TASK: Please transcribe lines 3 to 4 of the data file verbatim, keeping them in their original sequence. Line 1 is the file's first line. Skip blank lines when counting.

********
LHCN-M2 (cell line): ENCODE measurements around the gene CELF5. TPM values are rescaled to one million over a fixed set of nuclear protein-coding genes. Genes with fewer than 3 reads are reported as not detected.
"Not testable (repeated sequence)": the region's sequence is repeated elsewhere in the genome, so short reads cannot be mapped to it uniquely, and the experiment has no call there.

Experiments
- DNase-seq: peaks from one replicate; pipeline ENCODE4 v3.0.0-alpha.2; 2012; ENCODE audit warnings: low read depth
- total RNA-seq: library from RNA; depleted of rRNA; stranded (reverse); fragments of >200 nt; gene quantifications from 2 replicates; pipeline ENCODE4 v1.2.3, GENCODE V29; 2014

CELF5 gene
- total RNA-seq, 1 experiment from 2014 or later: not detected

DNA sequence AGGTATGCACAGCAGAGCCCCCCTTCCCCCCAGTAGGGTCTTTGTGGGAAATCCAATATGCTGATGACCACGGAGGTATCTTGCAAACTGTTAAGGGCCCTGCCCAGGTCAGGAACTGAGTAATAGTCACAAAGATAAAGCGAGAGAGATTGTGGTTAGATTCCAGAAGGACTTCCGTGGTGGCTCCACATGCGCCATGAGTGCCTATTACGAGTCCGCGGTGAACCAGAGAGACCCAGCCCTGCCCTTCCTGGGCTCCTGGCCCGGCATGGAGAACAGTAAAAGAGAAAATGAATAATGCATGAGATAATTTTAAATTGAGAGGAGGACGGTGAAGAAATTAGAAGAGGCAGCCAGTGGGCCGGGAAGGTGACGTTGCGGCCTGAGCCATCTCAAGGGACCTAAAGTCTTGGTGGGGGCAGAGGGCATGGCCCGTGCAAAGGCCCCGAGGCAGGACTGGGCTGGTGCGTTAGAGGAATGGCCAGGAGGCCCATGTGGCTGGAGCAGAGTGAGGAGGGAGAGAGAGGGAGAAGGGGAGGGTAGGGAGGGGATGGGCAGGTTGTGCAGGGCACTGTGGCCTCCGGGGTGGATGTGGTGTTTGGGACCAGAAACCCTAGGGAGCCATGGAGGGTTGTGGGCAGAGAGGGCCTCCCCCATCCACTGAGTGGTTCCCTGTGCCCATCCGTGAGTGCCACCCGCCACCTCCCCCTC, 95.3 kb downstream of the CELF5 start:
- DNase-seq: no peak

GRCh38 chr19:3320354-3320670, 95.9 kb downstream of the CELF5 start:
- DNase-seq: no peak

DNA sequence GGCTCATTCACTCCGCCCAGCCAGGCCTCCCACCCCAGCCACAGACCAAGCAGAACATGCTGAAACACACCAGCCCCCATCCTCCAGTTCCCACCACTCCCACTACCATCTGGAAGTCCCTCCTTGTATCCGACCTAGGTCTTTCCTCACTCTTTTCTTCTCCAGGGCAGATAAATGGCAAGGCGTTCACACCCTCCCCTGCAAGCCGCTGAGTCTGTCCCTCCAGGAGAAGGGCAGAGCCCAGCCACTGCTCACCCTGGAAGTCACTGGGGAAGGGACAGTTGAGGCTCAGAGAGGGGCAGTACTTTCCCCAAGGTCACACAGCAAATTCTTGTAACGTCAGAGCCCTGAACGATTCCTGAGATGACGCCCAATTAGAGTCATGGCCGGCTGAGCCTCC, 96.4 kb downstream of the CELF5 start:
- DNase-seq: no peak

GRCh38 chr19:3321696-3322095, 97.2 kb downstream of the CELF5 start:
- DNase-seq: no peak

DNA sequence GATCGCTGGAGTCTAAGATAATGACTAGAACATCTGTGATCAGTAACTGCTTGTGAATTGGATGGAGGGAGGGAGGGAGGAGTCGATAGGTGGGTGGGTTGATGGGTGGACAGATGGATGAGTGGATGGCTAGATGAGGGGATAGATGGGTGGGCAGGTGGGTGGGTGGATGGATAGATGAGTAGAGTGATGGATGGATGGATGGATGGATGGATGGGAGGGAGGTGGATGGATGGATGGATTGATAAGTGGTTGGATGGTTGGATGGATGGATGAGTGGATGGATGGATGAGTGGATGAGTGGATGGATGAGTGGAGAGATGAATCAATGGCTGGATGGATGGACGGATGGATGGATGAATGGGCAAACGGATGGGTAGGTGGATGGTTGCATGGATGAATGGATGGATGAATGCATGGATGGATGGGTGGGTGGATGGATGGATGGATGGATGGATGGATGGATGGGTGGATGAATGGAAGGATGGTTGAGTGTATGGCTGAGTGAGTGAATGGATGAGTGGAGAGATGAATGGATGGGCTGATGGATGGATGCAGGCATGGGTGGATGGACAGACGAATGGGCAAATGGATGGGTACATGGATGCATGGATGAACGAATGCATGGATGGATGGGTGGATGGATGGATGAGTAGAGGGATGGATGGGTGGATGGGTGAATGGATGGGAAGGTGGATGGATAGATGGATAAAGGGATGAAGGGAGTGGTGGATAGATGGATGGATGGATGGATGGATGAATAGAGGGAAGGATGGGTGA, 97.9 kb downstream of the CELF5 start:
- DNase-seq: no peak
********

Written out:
Experiments
- DNase-seq: peaks from one replicate; pipeline ENCODE4 v3.0.0-alpha.2; 2012; ENCODE audit warnings: low read depth